Catalogue Number: 1830
Code of ethics and practice standards (VCO membership)
Sub-Category: Professional rules, code of ethics
Year Of Publication/Manufacture: 1980 - 2000
Time Period: 1940 to 1999
Place Of Publication/Manufacture: Melbourne
Description Of Item: Foolscap size spiral spring file folder, cream stiff cover, marked 'C1-8 Code of Ethics and Practice Standards (VCO membership)', containing (1) the 1980 Code of Ethics and Code of Professional Conduct of the Victorian College of Optometry, (2) the 1993 Provisional Code of Ethics and Code of Practice Standards and (3) a draft of the September 1999 version of these codes. The file also includes copies of some correspondence about the codes.
Historical Significance: The profession of optometry began to emerge as a health profession at the end of the 19th C, when the science of refractive errors and the art of refraction became systematic, enabling precise correction refractive errors. The new profession could now give advice on vision and its enhancement rather than simply provide corrective glasses by trial and error. It was keen to be taken seriously and to earn the trust of its clientele by practising in a professional manner, as had been established by the medical profession some 50 to 100 years earlier. In Australia, the various optometry associations turned their attention to formulating codes of ethics and professional conduct in the early years of the 20thC. Examples of these early Australian codes of ethics dating from 1914 to 1950 can be found at Cat # 899, 925, 926, 927, 928, 929 and 974. The origins of medical ethics lie, of course, with the Hippocratic oath (5thC BC). Muslim medicine (eg The book by Ish q ibn Al al-Ruh w 'Adab al-Tabib' ("Practical Ethics of the Physician" 9thC AD) and early Jewish and Christian church philosophers. Modern formulation of medical ethics is relatively recent: The American Medical Association adopted its first code of ethics in 1847, based in large part upon Percival's 1849 book 'Medical Ethics'. Aspects of medical ethics have been criticised for being self serving and anti-competitive. This criticism became dominant in the 1980s with the emergence of economic rationalism and advocacy of the effectiveness of an unconstrained market. Professional rules restricting advertising and requirements that ownership of a medical or optometry practice must be in the hands of the professionally qualified people working in the practice had to be re-thought. The Victorian College of Optometry began work on recasting its codes in terms of provisions that served patients interests and promoted high standards of practice. The 1980 document in this file represents the codes before this shift in approach and the 1993 and 1999 documents represent the new approach. See Cat # 900 for the final version.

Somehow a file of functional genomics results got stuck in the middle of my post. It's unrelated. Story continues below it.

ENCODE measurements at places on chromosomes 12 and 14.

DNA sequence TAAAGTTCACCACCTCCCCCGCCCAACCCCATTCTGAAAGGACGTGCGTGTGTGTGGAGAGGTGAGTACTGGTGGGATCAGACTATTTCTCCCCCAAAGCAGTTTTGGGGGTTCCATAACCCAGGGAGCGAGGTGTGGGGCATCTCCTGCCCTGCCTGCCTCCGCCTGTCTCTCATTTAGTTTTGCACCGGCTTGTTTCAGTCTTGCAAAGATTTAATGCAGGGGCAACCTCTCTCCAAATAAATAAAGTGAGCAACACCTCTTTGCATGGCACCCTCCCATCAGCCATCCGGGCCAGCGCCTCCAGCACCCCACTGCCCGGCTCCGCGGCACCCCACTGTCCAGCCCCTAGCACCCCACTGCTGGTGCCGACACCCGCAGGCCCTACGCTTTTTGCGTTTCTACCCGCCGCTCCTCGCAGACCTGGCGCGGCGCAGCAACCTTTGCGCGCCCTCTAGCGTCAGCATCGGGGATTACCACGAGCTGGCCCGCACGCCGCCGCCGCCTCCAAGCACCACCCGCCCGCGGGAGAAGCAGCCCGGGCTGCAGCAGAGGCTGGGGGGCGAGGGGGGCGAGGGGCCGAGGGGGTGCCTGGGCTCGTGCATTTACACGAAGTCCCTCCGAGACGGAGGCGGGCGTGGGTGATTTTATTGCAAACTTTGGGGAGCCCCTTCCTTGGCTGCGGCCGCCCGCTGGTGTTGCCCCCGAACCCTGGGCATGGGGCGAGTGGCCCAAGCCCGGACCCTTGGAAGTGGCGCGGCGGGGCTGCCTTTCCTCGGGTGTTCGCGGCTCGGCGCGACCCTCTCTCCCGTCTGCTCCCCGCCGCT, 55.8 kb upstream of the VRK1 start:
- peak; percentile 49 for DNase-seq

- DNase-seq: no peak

How Acquired: Record of VCO
Location: Archive office. Pamphlet and ephemera filing cabinet. Drawer 4